Magnetic resonance imaging (MRI): An MRI uses radio waves and magnets to create a sharp and detailed image of the brain. Like a CT scan, an MRI may be used to locate damaged tissues and brain cells after a brain hemorrhage or ischemic stroke. However, it often takes longer than a CT scan and may not be available under emergency conditions. Your doctor might suggest an MRI scan if the part of the brain affected by the stroke is too small to be seen in a CT scan, or in a part of the brain the CT can’t image well. Your doctor may inject dye into your blood to better view arteries and veins and monitor blood flow (known as magnetic resonance angiography). This can help detect aneurysms.
Carotid ultrasound: The carotid arteries supply your brain with oxygen and blood. This test uses sound waves to show whether fatty deposits, known as plaque, have built up inside your carotid arteries, potentially blocking blood from reaching the brain.
Echocardiogram: Similar to a carotid ultrasound, the echocardiogram uses sound waves to build an image of the heart. This image provides information about the size and shape of your heart and how well its chambers and valves are working. It can also be used to detect blood clots inside the heart, pieces of which may have broken off and traveled through the arteries up to the brain.
Emergency treatment for strokes
How a stroke is treated depends on the type of stroke. The priority for an ischemic stroke is breaking up the clot that’s blocking blood flow to the brain. For a hemorrhagic stroke, the top priority is to stop the bleeding.
If a patient is having an ischemic stroke, clot-busting drugs may dissolve the blockage in the arteries. The most common drug is tPA, which is delivered directly into the bloodstream with an IV. To be effective, tPA must be administered within three hours from the beginning of the stroke, or within 4.5 hours for certain patients.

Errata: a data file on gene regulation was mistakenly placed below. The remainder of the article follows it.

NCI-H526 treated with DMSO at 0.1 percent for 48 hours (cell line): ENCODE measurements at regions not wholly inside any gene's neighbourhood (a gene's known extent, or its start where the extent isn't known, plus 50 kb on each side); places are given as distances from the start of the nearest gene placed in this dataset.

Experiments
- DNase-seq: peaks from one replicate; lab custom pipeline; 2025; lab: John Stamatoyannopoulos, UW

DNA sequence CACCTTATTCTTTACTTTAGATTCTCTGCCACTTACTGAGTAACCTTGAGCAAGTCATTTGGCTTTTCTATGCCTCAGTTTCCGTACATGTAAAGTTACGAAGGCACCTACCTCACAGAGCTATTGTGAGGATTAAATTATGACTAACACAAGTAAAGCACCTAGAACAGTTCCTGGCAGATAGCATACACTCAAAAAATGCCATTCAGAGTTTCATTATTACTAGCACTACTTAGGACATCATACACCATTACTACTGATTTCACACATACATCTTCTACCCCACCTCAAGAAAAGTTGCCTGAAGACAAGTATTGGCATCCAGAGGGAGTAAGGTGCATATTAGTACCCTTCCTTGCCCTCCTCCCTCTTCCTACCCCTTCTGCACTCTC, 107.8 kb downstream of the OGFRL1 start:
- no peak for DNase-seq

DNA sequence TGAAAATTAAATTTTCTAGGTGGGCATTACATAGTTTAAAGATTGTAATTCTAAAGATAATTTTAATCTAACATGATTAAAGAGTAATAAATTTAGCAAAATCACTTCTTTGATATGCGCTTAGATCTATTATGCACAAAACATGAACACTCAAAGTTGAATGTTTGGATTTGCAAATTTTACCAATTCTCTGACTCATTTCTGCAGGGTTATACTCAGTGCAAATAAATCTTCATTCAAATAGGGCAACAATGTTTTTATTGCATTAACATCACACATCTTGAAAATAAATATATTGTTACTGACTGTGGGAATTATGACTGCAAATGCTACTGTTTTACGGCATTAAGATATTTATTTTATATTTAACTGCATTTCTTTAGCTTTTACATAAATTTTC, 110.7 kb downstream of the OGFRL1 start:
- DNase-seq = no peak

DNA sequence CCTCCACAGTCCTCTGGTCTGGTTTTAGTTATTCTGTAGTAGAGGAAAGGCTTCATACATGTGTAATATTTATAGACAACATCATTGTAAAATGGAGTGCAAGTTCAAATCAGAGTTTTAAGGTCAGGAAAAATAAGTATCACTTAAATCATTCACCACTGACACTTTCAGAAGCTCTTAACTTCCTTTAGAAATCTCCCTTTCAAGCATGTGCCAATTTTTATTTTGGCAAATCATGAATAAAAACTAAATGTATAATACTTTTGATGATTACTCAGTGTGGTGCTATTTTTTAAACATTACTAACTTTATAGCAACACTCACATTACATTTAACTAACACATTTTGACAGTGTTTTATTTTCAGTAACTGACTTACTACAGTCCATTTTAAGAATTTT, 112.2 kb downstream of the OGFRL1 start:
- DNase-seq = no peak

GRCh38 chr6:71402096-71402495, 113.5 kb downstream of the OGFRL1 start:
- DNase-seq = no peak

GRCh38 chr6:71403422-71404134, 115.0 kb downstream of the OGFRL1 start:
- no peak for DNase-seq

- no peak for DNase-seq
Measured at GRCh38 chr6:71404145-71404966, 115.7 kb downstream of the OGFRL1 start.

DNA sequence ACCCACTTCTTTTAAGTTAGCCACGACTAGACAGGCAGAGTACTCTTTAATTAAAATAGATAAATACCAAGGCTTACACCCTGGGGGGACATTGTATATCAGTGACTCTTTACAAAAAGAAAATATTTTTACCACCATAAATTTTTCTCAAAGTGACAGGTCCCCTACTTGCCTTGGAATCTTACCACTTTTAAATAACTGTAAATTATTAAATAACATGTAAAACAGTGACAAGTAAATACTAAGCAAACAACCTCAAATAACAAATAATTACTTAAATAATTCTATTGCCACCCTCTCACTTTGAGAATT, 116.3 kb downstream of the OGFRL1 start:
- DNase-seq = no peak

Another treatment option for ischemic strokes is to physically remove the blood-blocking clot. Doctors may insert a catheter through an artery in the groin and guide it to the brain, using a stent retriever to remove the clot or to administer tPA closer to the site of the blockage.
After a hemorrhagic stroke, doctors are focused on locating and controlling any bleeding in the brain. If someone is on blood thinners or antiplatelet medications, both of which may make bleeding worse, he or she may be given medication or a blood transfusion to counteract that increased bleeding. The person may also be given medication to lower blood pressure. Once the bleeding stops, surgery may be necessary to relieve pressure in the brain.
If the stroke is due to ruptured blood vessels, surgery may be necessary to make repairs. Doctors may insert a clamp or a coil to keep an aneurysm from bursting, or to help the blood around it clot.
Though causes and treatments vary, the one constant with strokes is taking swift action. If you suspect you or a loved one is having a stroke (even if the symptoms lessen over time), seek emergency care right away.